Alan and Red enjoying each otherIn 1922 London, Alan and Red are lovers and thieves who've pulled off a very good job, with jewels aplenty for both of them. But Alan dreams of America and leaves his lover, taking the loot with him. Thus begins the chase: they both board ships, Red having to shove coal on his to pay for his passage, while Alan enjoys a passenger ship, and more exactly some of the passengers, all the while amassing yet more money from his unlucky tricks. But there are bigger fishes in the sea than a pretty face with low morals, and some are sharks...
Benoît Prévot has created a wonderfully entertaining tale, all done in sepia colors, with hot sex and attractive rogues drawn with an assured and very illustrative style. He even manages to make us root for Alan when the so-called "Angelface" finds himself in the hands of unsavory characters. The ending of this 32-page comic should make any reader feel like waiting for the next issue, which hopefully will come soon, since it has already been published in French, and the artist is working on the third one.
You can buy Angelface #1 from the publisher.

coverTug Harder #1 is written and drawn by Butch McLogic, a newcomer to the scene.
On a farm run by a horny old man supervising a crew of tough, ex-convicts arrives a man, seemingly in search of a job. But Doug Arder is a kind of covert agent (the cover gives a clue to his true purpose), determined to sample the manly products of the farm.
The men of the farmMcLogic has written an unusual story: while he plays with gay porn clichés (the all-man farm where everybody fucks everybody), he also introduces a few, realistic elements (all those men are homophobic and react badly when they discover who Arder really is), as well as touches of humor and tenderness (look at the bottom row of the excerpt on the right).
I thought the art was wonderful: very expressive and warm, with a use of color that's as striking as it is almost baroque, and a lovingly detailed rendering of the men's bodies and clothes.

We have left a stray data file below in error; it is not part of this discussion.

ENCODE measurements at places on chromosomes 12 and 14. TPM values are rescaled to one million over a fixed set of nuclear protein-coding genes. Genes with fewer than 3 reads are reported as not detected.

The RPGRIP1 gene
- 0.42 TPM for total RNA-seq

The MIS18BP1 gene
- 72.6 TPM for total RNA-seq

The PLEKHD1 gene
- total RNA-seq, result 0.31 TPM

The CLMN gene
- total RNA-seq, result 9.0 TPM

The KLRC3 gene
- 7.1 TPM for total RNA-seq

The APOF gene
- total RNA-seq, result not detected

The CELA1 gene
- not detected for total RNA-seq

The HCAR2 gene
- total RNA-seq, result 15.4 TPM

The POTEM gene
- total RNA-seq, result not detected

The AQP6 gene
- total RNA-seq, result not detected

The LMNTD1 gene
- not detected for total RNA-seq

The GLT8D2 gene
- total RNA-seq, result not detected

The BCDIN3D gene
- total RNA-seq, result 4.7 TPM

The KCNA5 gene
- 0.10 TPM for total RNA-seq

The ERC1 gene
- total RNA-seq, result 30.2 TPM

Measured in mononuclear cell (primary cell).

The cliffhanger at the end of this first issue is far weirder than what happens in Angelface, and borders on the insane. I'm rather curious to see where McLogic is going with this.
You can buy Tug Harder #1 from the publisher.


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Sunday, November 02, 2008
Blog review
If you don't see the images of a review, it means that I've transferred it to the new site.

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Maurice Vellekoop's Pin-Ups

Category: erotica, illustration.
Author(s): Maurice Vellekoop.
Year of publication: 2008.


It had been far long since we'd had the pleasure of discovering new drawings by the Toronto-based illustrator Maurice Vellekoop, who's always seemed torn between opera and erotica. Last time, the fat ladies won. And this time, it's all about the boys.
So, Green Candy Press has published a very good looking, large-sized, 120-page collection of all-new, full-page art, divided by the author in various sections (Calendar Boys, Sports, Fantasy, etc.). The volume is introduced by Vellekoop's partner, who tells us about his lover's life and career, his influences and his goals in producing this body of work.

SKA is the Limit, from the Music sectionDaisy Duke, from the Ne'er-do-Wells section

What's particularly interesting is the evolution of Vellekoop's style. While remaining clearly his own, the drawings are a bit less cartoony than they used to, a bit more realistic. At the same time, the bodies are often less bulky, longer and narrower. The reader will have to decide which style he prefers, but both are highly sexy and alluring, in my opinion.
As for the colors, they are as warm and vivid as usual, giving the always ithyphallic male characters depicted here a glow that adds to their attractiveness.
The reader will also have fun spotting the numerous references that pepper the pages: from Star Trek to Da Vinci, from Gainsborough to Greek mythology.
Maurice Vellekoop's Pin-Ups looks like the inside of the artist's mind. Aren't we lucky to have been invited to have a peep?
You can buy the book at Amazon.